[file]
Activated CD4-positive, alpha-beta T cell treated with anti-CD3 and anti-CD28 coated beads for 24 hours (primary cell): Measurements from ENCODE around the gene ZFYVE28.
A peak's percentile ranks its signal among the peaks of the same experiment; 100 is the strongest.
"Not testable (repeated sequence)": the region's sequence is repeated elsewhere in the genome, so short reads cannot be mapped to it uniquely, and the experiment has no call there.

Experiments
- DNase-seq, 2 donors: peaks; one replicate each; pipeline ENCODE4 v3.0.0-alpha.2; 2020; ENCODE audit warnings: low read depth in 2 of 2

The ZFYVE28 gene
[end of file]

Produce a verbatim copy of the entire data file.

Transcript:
Activated CD4-positive, alpha-beta T cell treated with anti-CD3 and anti-CD28 coated beads for 24 hours (primary cell): Measurements from ENCODE around the gene ZFYVE28.
A peak's percentile ranks its signal among the peaks of the same experiment; 100 is the strongest.
"Not testable (repeated sequence)": the region's sequence is repeated elsewhere in the genome, so short reads cannot be mapped to it uniquely, and the experiment has no call there.

Experiments
- DNase-seq, 2 donors: peaks; one replicate each; pipeline ENCODE4 v3.0.0-alpha.2; 2020; ENCODE audit warnings: low read depth in 2 of 2

The ZFYVE28 gene